A secondary piece coming to the Rays with Corey Dickerson (RF, Rays) in a trade prior to the 2016 season, Padlo has started to show some of the power potential Tampa Bay saw when they added him to the haul for Jake McGee (LHP, Rockies). Padlo is a stocky 6-foot-2 with broad shoulders and a thick lower half. He doesn’t have a ton of wasted movement in his setup at the plate and while he has some length to the stroke, it does generate above-average bat speed. He has some feel for the strike zone, as evident by the 15.7% and 13.1% walk rates he’s posted the last two years respectively, but overall is still a very young hitter. The 21-year old’s pull-centric approach opens up the outer half of the dish to pitchers who are able to locate with their breaking ball, and the spin Padlo will face as he advances is not going to get easier. That combined with the swing and miss in the zone is not conducive to him suddenly hitting for a high average.
Despite there not being a ton of quick twitch to his game, the ability to see pitches and make pitchers throw him strikes at a young age are encouraging signs. Couple that with the average to above-average raw power and his ability to do extra-base damage gives him some value in that corner profile. I did not get a look at him in the field, but he is a better athlete than his wide frame suggests so you’d like to think that he’ll stay at third base for the time being.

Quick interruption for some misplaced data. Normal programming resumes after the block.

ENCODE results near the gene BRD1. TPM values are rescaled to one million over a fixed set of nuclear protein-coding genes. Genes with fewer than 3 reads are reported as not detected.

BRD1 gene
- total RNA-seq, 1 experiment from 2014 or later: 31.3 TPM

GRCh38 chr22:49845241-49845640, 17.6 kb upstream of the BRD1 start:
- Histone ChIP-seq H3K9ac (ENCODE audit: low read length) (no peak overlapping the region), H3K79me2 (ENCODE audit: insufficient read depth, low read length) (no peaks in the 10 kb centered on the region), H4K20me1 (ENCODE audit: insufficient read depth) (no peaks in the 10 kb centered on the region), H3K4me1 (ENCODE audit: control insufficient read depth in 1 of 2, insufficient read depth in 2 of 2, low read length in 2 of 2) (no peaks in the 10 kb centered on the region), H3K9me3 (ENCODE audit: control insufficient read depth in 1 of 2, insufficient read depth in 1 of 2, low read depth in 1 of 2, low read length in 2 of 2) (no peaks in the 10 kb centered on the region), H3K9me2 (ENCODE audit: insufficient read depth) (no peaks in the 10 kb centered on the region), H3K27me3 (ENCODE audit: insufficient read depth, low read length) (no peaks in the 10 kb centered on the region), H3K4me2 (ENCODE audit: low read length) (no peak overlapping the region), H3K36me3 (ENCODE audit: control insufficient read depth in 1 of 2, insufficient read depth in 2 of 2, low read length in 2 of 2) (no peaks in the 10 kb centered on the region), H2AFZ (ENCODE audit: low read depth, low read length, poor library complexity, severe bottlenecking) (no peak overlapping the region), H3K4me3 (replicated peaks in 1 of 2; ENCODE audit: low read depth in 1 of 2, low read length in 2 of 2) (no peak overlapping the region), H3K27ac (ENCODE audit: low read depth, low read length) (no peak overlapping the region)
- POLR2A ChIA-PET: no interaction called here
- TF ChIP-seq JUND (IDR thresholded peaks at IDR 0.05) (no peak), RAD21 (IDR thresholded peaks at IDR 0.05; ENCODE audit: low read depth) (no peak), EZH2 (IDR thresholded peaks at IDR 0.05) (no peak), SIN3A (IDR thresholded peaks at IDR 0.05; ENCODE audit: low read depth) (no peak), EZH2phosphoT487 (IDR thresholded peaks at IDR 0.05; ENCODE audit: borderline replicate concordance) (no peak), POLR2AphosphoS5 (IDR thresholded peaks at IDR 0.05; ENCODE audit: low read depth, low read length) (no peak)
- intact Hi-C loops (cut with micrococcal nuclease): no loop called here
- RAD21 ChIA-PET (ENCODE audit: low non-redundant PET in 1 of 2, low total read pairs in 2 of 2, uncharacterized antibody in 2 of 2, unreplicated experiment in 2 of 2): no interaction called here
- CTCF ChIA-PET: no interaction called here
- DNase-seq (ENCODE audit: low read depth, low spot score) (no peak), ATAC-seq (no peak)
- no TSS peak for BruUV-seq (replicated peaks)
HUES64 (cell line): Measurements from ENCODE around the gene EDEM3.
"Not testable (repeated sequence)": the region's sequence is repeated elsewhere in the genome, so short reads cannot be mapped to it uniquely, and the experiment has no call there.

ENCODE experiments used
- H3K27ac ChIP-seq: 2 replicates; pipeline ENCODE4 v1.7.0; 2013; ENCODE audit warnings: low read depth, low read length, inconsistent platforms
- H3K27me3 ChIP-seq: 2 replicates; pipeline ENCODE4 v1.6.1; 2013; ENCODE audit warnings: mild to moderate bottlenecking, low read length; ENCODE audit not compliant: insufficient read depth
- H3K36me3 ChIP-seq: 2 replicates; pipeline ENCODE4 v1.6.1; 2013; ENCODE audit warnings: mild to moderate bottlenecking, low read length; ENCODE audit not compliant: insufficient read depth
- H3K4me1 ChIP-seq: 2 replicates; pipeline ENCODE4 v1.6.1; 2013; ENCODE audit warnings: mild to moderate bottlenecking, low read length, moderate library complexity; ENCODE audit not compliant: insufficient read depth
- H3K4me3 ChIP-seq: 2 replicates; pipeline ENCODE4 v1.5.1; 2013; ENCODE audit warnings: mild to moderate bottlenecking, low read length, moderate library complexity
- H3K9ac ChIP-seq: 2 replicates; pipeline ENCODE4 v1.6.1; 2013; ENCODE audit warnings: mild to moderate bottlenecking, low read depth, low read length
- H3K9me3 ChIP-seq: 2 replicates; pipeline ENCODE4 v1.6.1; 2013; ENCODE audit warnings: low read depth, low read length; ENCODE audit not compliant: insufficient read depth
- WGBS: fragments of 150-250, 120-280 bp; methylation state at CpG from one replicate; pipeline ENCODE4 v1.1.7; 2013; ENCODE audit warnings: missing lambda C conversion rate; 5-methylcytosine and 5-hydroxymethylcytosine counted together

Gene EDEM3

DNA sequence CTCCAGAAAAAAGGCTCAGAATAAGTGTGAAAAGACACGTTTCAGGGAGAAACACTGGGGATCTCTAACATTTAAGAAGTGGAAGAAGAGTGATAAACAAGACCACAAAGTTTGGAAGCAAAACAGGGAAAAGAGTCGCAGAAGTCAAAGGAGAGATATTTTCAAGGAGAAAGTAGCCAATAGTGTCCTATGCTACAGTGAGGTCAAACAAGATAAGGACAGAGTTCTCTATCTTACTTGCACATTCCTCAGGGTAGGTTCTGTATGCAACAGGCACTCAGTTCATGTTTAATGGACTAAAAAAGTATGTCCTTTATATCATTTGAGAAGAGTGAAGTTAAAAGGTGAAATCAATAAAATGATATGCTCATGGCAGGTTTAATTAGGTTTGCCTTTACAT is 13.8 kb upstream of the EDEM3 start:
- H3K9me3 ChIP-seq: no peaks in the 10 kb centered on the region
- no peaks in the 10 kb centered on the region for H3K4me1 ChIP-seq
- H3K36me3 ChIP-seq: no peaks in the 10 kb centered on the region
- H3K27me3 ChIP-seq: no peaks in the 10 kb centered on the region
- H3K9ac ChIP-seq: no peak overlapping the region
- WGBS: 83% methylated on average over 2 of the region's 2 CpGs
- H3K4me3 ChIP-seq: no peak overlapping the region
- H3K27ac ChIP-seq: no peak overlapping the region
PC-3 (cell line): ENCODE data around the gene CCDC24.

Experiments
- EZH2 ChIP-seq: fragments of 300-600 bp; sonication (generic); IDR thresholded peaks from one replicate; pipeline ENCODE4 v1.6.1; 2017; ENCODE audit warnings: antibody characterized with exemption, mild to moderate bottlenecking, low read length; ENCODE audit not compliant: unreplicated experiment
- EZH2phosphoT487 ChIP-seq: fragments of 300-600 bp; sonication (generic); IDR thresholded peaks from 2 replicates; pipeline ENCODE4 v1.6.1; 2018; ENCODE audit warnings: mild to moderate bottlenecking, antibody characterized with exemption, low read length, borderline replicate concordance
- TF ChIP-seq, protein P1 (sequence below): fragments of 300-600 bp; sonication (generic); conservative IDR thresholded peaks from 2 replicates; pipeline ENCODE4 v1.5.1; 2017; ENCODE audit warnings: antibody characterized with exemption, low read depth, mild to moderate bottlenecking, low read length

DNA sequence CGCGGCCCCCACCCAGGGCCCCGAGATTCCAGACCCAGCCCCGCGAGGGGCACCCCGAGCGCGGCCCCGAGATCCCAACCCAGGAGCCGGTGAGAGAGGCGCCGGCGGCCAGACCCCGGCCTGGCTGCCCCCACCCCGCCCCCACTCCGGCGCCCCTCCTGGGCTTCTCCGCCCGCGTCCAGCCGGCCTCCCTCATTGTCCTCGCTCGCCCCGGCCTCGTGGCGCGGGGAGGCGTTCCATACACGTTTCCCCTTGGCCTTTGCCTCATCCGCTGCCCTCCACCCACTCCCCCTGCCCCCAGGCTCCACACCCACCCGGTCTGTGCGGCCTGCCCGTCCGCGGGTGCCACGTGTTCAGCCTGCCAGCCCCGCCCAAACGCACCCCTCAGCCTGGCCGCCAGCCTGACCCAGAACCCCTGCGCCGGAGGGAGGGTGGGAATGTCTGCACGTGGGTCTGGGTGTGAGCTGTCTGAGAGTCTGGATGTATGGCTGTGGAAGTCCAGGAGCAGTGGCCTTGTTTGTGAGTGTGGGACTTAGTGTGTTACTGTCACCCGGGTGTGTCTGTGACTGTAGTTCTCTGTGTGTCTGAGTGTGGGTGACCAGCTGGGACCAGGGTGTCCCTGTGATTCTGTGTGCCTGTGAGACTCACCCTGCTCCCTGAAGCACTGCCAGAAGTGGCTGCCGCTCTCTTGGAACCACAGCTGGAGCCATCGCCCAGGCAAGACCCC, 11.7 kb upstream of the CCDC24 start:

Padlo has held his own versus upper level arms thus far in Arizona – while he may not be of the Robles/Acuna ilk in terms of prospect rankings, he shows feel for the game at a young age and the combo of power and on-base ability is interesting. It may be a slow burn for the Rays’ three-bagger, but don’t be surprised it the K rates being to fall a bit and the over the fence pop starts to tick up.